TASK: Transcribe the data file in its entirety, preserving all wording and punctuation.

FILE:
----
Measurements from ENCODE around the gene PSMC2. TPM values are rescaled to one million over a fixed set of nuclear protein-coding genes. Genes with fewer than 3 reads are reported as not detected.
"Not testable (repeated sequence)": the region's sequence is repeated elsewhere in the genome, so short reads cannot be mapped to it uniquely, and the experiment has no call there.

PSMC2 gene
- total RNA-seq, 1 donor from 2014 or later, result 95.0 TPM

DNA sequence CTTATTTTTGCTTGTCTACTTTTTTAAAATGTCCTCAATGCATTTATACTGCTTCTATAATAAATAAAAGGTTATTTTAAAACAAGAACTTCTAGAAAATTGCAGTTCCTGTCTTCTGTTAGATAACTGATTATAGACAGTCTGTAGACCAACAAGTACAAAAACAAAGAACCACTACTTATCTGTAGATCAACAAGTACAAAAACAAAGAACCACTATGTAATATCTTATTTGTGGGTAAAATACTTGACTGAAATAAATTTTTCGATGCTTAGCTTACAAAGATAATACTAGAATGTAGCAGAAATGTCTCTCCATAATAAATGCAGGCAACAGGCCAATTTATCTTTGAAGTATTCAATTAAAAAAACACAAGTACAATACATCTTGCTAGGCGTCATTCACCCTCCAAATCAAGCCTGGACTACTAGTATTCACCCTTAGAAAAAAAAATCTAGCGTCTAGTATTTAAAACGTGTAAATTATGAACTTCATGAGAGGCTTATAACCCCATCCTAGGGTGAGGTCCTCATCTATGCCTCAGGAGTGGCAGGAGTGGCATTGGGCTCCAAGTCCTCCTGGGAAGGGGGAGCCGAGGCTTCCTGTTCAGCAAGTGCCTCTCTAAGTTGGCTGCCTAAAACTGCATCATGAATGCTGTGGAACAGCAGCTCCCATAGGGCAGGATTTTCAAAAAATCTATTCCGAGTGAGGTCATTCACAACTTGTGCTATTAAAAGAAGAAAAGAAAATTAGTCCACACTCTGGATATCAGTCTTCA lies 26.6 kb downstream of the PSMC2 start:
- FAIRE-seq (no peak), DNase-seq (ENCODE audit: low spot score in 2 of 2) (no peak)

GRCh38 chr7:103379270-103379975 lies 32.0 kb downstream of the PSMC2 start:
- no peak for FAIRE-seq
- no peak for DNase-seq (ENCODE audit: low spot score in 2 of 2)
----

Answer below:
Measurements from ENCODE around the gene PSMC2. TPM values are rescaled to one million over a fixed set of nuclear protein-coding genes. Genes with fewer than 3 reads are reported as not detected.
"Not testable (repeated sequence)": the region's sequence is repeated elsewhere in the genome, so short reads cannot be mapped to it uniquely, and the experiment has no call there.

PSMC2 gene
- total RNA-seq, 1 donor from 2014 or later, result 95.0 TPM

DNA sequence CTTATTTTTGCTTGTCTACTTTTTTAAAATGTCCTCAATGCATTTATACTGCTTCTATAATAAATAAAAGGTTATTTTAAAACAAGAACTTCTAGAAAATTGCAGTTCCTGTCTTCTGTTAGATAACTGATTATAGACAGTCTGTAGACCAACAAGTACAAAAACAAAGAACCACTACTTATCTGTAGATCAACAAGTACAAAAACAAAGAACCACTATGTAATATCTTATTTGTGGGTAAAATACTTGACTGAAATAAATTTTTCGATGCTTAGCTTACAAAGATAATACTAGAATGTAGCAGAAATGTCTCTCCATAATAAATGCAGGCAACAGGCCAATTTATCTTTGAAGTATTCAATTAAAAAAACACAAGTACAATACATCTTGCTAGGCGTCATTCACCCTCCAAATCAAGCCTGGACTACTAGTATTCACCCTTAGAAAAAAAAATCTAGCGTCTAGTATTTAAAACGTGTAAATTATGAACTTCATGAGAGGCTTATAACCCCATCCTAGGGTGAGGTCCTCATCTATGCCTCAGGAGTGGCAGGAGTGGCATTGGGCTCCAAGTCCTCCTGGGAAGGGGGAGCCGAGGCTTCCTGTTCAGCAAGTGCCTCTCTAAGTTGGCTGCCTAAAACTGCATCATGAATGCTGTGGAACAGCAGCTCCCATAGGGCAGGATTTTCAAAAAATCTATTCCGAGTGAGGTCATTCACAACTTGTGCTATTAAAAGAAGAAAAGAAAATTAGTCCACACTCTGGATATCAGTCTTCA lies 26.6 kb downstream of the PSMC2 start:
- FAIRE-seq (no peak), DNase-seq (ENCODE audit: low spot score in 2 of 2) (no peak)

GRCh38 chr7:103379270-103379975 lies 32.0 kb downstream of the PSMC2 start:
- no peak for FAIRE-seq
- no peak for DNase-seq (ENCODE audit: low spot score in 2 of 2)